And a fine chilled Il Masin Chardonnay for lunch with good friends Bob and Heather Campbell to celebrate Bobs 80th birthday.

October 6th, 2010

Pruning of the vineyard

This year I we pruned the vineyard a month earlier than usual, the reasoning behind this is that leaving this until the end of September means that we are forced to take the crop in earlier than usual if the March/April long rains come early. This year the grapes needed another week or two on the vines but we had wet mornings and reduced sunshine hours from the cloud cover so our fruit began to rot and we were forced to pick and then to chaptalize.

We took the Chardonnay back to one or two fruiting canes each with 10 to 15 buds with one or 2 renewals per vine. The Pinot Noir we I find tends to grow only from the terminal buds on the canes so they need to be cut back much shorter to get fruit. We put these between 5 and 8 buds maximum, 2 canes per plant and several renewals.

The buds were painted with the DORMEX as usual and two weeks later, we have a synchronised spring growth.

We were even fortunate enough to get a downpour last week of 40 mm which has given the vines just what they needed at this critical time. We are however laying out some drip pipe incase the short rains do not materialise. We shall wait and see.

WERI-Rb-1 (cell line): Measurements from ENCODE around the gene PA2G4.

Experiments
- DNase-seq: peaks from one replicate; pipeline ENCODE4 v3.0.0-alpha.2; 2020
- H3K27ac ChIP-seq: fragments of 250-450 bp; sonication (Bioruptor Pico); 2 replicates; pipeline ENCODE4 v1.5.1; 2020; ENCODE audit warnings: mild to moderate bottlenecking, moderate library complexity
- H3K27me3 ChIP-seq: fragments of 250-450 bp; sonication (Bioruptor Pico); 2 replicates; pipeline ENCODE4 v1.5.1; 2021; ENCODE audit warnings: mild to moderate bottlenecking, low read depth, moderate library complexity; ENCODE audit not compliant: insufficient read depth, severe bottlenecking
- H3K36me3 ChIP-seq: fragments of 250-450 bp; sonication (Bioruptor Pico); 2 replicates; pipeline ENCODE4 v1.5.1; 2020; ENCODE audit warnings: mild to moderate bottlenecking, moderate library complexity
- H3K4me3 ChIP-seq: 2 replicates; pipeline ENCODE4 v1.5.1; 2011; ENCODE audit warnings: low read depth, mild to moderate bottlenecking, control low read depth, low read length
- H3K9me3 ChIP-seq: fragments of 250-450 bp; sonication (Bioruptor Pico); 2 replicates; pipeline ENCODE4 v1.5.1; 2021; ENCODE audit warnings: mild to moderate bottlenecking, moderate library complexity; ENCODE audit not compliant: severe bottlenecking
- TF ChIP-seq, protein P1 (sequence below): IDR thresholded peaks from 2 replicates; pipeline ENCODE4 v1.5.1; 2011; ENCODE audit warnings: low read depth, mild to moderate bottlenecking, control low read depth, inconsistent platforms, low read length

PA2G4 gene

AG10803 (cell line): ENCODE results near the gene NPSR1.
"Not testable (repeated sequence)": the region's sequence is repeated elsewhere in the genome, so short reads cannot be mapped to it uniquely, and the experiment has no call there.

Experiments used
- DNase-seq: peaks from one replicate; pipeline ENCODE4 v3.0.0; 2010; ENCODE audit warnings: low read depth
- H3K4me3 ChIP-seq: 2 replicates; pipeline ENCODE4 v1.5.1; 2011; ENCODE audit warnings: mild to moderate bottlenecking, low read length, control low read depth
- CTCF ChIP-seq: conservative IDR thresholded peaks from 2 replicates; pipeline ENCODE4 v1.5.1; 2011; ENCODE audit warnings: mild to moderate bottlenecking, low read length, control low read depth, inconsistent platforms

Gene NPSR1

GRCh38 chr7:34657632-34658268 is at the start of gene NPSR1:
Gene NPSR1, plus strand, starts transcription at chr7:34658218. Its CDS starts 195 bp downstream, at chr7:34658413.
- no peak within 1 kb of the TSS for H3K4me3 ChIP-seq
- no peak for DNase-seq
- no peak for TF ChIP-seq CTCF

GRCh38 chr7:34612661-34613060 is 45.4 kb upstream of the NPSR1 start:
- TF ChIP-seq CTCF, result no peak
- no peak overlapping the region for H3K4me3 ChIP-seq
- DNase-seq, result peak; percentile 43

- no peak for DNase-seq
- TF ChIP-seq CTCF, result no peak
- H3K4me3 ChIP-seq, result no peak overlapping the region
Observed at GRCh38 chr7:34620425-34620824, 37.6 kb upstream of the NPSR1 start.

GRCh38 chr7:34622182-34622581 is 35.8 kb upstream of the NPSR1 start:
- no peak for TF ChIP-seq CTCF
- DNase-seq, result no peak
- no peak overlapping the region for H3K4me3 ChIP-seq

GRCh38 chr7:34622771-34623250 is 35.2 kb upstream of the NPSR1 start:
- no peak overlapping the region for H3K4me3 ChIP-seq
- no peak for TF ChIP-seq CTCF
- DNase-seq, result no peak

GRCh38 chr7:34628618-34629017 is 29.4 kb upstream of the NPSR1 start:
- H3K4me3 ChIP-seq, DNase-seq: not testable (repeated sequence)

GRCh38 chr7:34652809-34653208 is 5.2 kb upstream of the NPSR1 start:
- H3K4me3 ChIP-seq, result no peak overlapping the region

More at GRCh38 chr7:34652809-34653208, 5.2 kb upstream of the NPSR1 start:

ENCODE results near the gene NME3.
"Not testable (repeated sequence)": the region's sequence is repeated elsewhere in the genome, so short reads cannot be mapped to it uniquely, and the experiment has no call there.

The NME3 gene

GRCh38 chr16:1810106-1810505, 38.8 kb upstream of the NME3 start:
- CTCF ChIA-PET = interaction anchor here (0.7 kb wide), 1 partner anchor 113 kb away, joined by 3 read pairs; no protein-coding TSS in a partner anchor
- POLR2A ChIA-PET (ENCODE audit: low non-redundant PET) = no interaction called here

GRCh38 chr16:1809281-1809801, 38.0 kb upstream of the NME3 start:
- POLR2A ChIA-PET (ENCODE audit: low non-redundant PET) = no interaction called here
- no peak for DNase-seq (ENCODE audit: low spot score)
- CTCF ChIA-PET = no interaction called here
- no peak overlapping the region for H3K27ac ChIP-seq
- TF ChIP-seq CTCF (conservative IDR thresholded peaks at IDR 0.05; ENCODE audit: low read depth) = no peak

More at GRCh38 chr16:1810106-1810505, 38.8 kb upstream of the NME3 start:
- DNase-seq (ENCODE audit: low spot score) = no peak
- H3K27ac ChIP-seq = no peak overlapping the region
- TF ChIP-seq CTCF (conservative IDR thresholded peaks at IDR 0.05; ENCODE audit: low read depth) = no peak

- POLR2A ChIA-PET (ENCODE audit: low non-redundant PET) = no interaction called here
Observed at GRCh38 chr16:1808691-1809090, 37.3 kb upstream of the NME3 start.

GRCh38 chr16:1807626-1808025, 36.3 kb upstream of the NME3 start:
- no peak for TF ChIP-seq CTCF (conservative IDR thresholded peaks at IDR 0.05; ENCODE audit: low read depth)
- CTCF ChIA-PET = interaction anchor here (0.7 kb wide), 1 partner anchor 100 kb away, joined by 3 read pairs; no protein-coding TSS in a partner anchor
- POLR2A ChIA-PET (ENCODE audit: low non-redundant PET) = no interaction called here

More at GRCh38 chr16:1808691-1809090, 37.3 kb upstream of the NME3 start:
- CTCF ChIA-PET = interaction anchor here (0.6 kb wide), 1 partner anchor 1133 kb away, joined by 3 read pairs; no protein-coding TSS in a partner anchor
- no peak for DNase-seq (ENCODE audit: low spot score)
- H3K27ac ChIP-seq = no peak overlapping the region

The little clusters of flowers can just begin to be seen sprouting now. With some good rain in November we should have a successful crop if we can keep the mildews under control that is! Keep reading →

October 6th, 2010

Tragic loss to Kenya’s small wine growing community

At the beginning of August while I was in the north of Kenya, I heard the tragic news that John D’Olier of the Naivasha Vineyards was tragically shot dead in the Masai Mara, celebrating his 60th birthday party with his family and good friends. It is with great sadness that I write this.

Deepest condolences to Ellie and to his children Colm and Anne-Marie who are all working hard to pick up all of Jonnys many projects.

John was such an enthusiast and has helped so many of the wine growing community in so many ways. I have spoken of him often in my previous posts.

It is with hope that they manage to find the culprits and can prevent this from ever happening again.

There are a couple of links to other reports and news of this tragedy here.

http://www.telegraph.co.uk/travel/7929933/Masai-Mara-murder-threatens-Kenyan-tourism.html

http://www.fcaea.org/aid=620.phtml

and

http://www.bushdrums.com/forum/showthread.php?id=1440

June 11th, 2010

Racking of the 2010 Pinot and Chardonnay

Last weekend we racked the wine. The malolactic fermentation is complete. The pH of the Pinot is now at 3.5. Its not quite fallen bright but we racked it into a clean variable stainless steel tank. I decided to add the egg white to the tank again this year, and gave it 60 ppm of potassium metabisulphite too, which is the first sulphite it has had. I am quite pleased with this one. The free run Pinot is quite light in colour, with classic berry flavours.